Zimbabwe has recorded an unprecedented number of women reporting being forced to exchange sex for employment or business favours.
More than 57% of women surveyed by Transparency International Zimbabwe (TIZ) said they had been forced to offer sexual favours in exchange for jobs, medical care and even when seeking placements at schools for their children.
The report, seen by the Guardian, found women in the informal sector experienced sextortion as the main form of non-monetary bribes by various officials.
About 45% of women said they had received requests for sexual favours to access a service and 15% had used sex to get employment. The report, entitled Gender and Corruption, found women were increasingly vulnerable to sexual abuse amid the deteriorating Zimbabwean economy.
“57.5% of these respondents noted that sexual favours are the form of non-monetary bribe they had experienced. Sextortion is thus a part of the bribery culture in Zimbabwe. Women who do not have money to pay for bribes are thus forced to use sex as a form of payment. 15% used employment favours as a form of bribery,” reads the report.
Women in business were also found to have faced sexual harassment when seeking government tenders.
“At times you get asked for sexual favours in return for tenders or business. What makes the situation difficult, especially for state contracts, is how women in business are perceived by men in control of these processes. When they see a woman, for most of them sex is the first thing that comes to their mind. Hence women are sexualised and seen as sex-preneurs rather than entrepreneurs,” TIZ reports
Studies carried out by TIZ in 2019 showed women are vulnerable to sexual abuse when seeking land for residential, business or agricultural use.
Sextortion is a global phenomenon that causes serious harm, robbing women of dignity and opportunity, and undermining confidence in public institutions, according to rights groups.
Zimbabwe ranks 158 out of 180 countries included in the Transparency International corruption perceptions index.
“Sex is a currency in many corrupt deals in Zimbabwe. Sexual harassment is institutionalised, and women have been suffering for a long time. There is need to actively deal with all forms of sexual harassment in all sectors,” says the report.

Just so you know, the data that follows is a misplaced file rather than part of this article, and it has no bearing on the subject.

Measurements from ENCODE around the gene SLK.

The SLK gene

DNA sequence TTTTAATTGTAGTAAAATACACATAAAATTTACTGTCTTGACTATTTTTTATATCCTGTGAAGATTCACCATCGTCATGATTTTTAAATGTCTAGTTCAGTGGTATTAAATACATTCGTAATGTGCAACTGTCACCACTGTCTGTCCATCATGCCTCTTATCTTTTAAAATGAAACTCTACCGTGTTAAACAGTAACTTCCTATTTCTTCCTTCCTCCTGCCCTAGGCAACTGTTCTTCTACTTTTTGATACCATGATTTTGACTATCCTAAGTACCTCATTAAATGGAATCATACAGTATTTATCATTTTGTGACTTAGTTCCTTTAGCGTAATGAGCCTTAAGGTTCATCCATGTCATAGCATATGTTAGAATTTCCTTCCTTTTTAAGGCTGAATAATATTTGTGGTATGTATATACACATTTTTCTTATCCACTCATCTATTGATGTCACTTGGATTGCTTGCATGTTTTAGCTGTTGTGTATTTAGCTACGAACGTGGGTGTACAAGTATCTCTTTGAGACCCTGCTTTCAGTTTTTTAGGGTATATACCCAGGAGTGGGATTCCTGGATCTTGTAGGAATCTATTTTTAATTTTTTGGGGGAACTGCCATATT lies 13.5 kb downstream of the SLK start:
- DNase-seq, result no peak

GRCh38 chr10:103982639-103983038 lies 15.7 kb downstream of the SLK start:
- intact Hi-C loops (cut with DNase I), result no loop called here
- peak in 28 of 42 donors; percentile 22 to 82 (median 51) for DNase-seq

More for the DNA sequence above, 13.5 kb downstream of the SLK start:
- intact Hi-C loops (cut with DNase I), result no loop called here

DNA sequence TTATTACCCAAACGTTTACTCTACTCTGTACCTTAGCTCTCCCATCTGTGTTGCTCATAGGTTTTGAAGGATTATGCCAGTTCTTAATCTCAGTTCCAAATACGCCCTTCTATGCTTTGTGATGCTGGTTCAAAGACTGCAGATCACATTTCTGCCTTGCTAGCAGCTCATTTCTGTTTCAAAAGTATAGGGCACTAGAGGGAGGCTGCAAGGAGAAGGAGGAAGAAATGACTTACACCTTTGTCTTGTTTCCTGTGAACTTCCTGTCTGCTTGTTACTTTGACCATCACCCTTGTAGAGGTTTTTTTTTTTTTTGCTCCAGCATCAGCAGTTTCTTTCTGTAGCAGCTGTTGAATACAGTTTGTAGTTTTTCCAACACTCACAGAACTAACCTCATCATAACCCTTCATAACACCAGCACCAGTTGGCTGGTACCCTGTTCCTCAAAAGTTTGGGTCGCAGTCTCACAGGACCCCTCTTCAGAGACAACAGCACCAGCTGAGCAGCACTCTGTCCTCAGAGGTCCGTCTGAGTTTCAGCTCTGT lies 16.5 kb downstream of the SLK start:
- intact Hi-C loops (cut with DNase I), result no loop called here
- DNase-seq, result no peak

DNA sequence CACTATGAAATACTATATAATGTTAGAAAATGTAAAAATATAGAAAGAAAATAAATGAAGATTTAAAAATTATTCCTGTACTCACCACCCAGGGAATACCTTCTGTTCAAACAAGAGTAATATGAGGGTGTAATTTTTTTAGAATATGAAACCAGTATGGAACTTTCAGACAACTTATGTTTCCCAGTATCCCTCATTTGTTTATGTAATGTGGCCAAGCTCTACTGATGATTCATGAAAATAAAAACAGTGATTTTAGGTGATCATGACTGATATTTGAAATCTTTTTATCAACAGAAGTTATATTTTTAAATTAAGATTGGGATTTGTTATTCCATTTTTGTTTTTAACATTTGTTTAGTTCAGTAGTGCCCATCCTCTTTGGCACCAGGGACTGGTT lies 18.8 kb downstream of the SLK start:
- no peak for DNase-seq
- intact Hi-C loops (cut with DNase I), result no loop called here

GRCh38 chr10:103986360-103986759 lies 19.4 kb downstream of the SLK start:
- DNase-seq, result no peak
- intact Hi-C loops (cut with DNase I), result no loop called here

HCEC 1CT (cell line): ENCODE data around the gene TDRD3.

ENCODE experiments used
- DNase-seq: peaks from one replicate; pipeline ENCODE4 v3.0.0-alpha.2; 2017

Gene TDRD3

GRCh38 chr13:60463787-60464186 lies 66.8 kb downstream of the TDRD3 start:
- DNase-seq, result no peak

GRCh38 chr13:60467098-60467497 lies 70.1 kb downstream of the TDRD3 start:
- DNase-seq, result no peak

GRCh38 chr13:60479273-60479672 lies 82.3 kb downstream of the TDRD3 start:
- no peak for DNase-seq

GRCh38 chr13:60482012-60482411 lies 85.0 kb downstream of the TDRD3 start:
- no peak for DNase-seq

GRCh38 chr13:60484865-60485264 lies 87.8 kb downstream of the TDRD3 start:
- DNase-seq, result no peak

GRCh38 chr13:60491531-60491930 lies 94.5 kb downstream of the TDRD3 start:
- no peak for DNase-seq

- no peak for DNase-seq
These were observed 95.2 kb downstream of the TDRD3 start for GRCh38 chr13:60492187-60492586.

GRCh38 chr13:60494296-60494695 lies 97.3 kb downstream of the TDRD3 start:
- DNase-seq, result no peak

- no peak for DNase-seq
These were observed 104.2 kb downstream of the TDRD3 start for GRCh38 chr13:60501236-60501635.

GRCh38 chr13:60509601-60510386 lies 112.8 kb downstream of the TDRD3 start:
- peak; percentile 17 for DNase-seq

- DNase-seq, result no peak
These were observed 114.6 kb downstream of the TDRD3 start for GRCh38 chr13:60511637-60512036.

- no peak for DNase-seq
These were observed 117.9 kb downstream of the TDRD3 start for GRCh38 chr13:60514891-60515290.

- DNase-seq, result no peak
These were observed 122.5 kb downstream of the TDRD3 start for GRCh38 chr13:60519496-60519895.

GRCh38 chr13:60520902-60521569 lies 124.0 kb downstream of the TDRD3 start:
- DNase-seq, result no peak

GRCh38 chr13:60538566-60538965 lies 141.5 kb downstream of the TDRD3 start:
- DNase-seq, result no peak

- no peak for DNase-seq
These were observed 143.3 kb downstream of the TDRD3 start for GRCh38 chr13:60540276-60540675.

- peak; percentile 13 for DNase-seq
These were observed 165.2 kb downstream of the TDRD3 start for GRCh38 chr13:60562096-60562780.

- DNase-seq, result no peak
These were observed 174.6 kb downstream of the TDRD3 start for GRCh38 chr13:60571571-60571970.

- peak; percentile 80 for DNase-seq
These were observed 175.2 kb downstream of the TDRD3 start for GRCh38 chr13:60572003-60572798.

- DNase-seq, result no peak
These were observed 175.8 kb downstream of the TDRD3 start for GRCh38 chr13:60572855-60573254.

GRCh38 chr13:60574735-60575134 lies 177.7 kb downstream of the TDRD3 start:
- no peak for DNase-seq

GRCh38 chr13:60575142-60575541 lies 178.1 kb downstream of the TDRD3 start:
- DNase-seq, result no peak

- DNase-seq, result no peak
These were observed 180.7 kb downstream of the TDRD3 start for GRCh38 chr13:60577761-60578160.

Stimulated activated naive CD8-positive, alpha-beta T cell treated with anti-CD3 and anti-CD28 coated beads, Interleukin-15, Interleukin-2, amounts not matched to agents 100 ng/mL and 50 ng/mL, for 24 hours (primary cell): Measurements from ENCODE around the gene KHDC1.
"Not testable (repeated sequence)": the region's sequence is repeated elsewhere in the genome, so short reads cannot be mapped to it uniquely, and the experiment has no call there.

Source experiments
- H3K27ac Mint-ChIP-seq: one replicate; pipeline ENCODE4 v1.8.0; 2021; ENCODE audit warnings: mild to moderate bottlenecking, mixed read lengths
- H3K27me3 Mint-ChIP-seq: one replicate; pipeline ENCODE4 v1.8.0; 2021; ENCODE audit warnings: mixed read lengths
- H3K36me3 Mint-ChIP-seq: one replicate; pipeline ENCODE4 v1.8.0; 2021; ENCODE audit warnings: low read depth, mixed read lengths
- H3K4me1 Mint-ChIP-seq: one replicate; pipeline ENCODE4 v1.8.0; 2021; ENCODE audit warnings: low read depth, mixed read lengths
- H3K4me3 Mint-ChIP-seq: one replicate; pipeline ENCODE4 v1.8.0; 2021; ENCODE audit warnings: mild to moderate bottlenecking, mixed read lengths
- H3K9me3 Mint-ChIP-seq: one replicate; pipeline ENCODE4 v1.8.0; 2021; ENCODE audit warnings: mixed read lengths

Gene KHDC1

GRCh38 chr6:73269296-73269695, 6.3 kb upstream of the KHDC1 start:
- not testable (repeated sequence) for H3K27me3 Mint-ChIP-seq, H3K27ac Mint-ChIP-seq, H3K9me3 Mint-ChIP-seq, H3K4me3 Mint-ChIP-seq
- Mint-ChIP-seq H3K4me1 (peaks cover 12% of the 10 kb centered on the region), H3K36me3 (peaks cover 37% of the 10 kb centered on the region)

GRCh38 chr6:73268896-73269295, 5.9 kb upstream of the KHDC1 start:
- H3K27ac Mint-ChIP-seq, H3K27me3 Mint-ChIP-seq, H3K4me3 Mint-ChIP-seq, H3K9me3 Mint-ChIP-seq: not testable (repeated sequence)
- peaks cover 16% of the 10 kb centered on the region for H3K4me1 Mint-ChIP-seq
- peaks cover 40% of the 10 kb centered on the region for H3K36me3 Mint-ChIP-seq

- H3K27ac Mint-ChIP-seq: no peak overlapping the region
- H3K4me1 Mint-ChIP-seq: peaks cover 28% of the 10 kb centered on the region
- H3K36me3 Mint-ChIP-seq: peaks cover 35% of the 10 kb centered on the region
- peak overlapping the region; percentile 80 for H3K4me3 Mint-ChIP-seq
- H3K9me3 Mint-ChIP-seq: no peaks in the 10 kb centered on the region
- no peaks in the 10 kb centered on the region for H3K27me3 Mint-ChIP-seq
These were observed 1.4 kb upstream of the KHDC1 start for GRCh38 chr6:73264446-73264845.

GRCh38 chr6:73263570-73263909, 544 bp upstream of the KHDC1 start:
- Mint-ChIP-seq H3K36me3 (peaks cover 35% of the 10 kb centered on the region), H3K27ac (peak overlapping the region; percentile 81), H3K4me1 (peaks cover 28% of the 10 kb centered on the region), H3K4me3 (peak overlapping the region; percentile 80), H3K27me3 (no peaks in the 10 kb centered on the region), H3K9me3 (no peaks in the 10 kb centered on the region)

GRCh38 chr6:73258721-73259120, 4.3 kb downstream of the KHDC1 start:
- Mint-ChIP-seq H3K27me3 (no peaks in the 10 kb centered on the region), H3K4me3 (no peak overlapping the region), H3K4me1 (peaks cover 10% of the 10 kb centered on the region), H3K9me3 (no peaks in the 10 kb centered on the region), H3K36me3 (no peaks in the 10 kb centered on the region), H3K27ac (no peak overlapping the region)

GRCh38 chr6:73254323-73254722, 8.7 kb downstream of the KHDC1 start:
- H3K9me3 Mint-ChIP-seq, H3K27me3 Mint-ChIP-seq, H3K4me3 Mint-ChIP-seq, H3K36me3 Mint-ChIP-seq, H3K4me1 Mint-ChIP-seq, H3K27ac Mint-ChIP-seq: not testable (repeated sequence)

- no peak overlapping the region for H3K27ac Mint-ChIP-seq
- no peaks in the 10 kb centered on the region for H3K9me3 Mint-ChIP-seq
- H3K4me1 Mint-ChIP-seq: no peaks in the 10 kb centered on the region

The study shows women are being coerced into corruption, while many fear reporting sextortionists as some police are thought to be part of the corruption chain.
“For some respondents it was fear of reprisal that stopped them from reporting whilst others indicated that there was no reward for reporting corruption. Regarding sextortion, respondents cited the justice system as too masculine, hence they opted not to report.
“All the key informants who took part in the research indicated that Zimbabwe lacks a robust corruption reporting system. They also highlighted the need for a system to promote and protect whistleblowers,” TIZ reported.
“Even the police officers require some form of payment to help you. They may ask for transport or fuel to enable them to investigate. In the end they also get bribed by the perpetrators.”
Globally, the poor suffer most from extortion, paying the highest percentage of their income in bribes, according to the World Bank. Zimbabwe loses close to $2bn (£1.5bn) to corruption annually.
Although Zimbabwe has made progress in advancing gender equality through the establishment of various institutional, legal and policy frameworks, the country still ranks low on the UN gender inequality index. Sexual extortion is rarely recognised as a form of corruption, yet gender activists say it reduces women’s access to land and markets and reinforces social and economic marginalisation.
Lack of political will to deal with corruption has frustrated the efforts of the Zimbabwe anti-corruption commission, which has a mandate to investigate corruption cases in the country.